While private employers added 222,000 jobs last month, some analysts noted that when averaged with more meager number of new jobs in January, the increase in payrolls is similar to the monthly pace in the last quarter of 2010.
"On the unemployment rate, for sure there are going to likely to be blips," Goolsbee said in an interview. "Nobody knows, is 8.9 the rate or will it go up? That could happen."
But he added: "The three-month trend, the one-year trends of substantially adding jobs in the private sector and substantial reductions in the unemployment rate are exactly what we want."
The White House is certainly counting on those trends moving in their favor. The economy — and high unemployment — were key factors in last November's Republican election wave.
At the time, the unemployment rate had been rising for six straight months. But since the 9.8 percent high of November, it has been dropping. Politically, the trend line could be as important as the unemployment rate itself.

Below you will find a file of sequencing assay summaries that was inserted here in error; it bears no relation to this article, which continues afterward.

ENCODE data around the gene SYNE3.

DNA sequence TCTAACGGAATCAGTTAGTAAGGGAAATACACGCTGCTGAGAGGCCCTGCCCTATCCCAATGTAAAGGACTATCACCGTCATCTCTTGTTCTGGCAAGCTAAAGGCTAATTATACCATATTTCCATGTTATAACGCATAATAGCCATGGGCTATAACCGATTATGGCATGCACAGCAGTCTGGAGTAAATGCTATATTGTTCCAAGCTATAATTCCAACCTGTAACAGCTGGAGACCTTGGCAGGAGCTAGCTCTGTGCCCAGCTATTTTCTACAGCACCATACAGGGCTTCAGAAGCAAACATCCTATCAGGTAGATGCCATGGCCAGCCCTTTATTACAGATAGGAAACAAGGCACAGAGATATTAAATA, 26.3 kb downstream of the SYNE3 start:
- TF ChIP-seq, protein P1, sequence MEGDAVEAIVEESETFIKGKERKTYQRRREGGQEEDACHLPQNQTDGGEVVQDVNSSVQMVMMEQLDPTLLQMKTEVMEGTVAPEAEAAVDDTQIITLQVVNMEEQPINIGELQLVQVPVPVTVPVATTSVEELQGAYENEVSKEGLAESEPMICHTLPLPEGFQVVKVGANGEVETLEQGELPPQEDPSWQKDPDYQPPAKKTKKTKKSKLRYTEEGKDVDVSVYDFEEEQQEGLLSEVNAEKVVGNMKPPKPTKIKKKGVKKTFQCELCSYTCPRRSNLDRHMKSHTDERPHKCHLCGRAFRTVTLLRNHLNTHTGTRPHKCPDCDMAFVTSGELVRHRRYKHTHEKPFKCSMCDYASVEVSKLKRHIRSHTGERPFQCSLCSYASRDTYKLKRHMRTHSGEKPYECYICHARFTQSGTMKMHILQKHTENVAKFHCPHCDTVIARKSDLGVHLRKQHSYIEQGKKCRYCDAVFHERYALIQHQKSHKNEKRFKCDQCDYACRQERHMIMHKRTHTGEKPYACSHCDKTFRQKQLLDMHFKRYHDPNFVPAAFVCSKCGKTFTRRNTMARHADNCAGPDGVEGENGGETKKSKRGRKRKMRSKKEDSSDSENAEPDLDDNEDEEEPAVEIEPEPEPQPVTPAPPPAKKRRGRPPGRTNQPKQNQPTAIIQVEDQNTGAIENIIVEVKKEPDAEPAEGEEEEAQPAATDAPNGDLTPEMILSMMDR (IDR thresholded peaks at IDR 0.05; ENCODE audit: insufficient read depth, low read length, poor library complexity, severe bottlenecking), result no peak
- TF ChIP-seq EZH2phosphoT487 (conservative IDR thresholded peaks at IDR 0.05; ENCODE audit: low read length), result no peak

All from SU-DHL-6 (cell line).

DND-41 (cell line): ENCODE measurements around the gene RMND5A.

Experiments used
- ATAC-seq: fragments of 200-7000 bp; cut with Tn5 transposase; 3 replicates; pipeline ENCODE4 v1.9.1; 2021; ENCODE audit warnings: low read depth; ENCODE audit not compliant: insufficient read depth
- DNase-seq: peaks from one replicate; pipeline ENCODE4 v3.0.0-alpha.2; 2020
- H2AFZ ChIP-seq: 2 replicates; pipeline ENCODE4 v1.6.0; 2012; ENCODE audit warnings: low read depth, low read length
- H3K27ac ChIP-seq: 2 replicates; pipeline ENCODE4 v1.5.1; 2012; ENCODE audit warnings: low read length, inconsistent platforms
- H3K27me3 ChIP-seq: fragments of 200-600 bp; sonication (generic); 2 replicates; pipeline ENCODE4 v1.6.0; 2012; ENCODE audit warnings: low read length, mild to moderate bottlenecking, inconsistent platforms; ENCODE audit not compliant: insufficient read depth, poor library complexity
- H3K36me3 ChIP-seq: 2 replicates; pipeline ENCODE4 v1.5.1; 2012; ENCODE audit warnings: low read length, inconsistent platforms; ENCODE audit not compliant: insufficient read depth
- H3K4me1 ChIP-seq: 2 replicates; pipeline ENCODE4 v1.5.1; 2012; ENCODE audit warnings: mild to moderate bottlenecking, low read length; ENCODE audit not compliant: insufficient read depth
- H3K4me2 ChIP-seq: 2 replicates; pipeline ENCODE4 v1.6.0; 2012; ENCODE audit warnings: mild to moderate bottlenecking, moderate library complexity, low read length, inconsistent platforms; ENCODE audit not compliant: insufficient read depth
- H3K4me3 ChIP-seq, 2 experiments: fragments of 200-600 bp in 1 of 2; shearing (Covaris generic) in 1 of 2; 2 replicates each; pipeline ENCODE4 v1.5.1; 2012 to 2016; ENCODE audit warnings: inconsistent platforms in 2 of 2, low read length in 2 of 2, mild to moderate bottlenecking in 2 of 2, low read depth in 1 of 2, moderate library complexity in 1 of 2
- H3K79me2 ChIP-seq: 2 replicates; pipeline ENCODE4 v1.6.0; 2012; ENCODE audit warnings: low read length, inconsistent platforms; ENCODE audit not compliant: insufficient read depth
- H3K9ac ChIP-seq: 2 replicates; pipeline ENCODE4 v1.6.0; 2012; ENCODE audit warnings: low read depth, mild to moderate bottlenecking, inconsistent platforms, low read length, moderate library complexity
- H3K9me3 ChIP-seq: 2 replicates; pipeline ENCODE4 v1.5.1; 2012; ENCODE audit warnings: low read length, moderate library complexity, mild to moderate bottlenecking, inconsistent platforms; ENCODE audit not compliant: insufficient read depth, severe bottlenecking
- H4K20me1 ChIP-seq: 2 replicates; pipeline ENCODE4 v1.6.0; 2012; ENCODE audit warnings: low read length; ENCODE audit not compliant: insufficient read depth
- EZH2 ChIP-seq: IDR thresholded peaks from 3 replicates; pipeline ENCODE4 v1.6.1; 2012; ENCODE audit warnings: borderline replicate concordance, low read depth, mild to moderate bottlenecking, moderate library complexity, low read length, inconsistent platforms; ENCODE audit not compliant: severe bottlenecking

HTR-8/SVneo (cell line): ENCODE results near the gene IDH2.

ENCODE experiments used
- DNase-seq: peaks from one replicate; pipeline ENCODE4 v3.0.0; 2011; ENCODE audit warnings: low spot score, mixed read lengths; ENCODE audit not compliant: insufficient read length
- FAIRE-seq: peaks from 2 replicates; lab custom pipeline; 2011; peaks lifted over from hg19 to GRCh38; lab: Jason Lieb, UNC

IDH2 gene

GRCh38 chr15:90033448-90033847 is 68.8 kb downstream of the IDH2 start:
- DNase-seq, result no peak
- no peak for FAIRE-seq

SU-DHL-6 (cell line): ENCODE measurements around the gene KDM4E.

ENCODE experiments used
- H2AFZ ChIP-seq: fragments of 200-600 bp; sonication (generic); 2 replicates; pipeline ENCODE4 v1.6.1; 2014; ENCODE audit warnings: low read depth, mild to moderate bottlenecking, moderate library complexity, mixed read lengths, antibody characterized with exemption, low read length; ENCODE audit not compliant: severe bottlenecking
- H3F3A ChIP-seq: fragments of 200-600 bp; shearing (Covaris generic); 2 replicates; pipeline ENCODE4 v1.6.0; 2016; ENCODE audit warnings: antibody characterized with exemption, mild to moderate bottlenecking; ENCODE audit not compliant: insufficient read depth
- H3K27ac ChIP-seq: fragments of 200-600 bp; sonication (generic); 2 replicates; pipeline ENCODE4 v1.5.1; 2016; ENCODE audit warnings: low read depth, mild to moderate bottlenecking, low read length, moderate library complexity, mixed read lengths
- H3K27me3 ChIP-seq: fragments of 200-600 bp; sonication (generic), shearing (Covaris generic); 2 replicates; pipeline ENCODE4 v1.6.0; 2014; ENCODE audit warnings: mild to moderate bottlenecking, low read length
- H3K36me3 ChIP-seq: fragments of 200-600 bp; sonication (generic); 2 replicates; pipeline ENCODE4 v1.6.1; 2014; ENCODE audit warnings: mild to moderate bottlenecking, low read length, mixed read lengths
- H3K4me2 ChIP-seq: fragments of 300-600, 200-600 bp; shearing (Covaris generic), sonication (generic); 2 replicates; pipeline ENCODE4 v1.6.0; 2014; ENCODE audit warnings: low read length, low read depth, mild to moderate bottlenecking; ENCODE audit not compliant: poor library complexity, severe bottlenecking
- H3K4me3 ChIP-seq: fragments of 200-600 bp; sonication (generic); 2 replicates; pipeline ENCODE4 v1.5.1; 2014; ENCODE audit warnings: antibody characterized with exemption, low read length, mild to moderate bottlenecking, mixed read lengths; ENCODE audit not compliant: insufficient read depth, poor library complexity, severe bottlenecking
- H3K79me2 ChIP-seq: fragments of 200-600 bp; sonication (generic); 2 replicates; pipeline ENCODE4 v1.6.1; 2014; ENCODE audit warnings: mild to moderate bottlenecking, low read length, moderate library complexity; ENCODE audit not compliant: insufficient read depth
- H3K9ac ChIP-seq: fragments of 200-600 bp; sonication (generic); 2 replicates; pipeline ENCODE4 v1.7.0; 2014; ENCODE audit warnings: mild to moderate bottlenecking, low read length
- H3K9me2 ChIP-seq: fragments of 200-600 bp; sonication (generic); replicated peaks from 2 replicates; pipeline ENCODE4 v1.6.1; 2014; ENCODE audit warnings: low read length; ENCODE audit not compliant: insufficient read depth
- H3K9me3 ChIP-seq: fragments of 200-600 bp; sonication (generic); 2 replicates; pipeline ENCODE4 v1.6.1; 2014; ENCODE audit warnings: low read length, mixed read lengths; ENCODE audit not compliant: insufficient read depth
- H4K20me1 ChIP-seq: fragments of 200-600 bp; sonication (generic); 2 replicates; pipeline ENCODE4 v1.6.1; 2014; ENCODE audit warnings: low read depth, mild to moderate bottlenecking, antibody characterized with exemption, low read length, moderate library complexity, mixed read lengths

In 1980, Jimmy Carter lost his re-election bid to Ronald Reagan as unemployment climbed from 6 percent in October of 1979 to 7.5 percent in October of 1980. Likewise, George H.W. Bush lost to Bill Clinton in 1992 in the midst of rising unemployment, which went from 6.9 percent September of 1991 to 7.6 percent in September of 1992.
But Reagan managed to get re-elected in 1984 even though unemployment stood at 7.4 percent in October of that year. Unlike Carter and Bush, Reagan's unemployment trend line had been dropping since the spring of 1983.
There are still trouble spots ahead for Obama.
"The main clouds of concern that we monitor are what happens in the Middle East with fuel prices and what happens with the financial system in Europe,"Goolsbee said.
In addition, public hiring by local and state governments remains an area of weakness. "State finances tend to lag the aggregate economy by six to 10 months," Goolsbee said. "It's likely to continue to be tough for them."
Those are clouds that can still dampen an economic recovery — and complicate a president's political prospects.
EDITOR'S NOTE — Jim Kuhnhenn covers the White House for The Associated Press.
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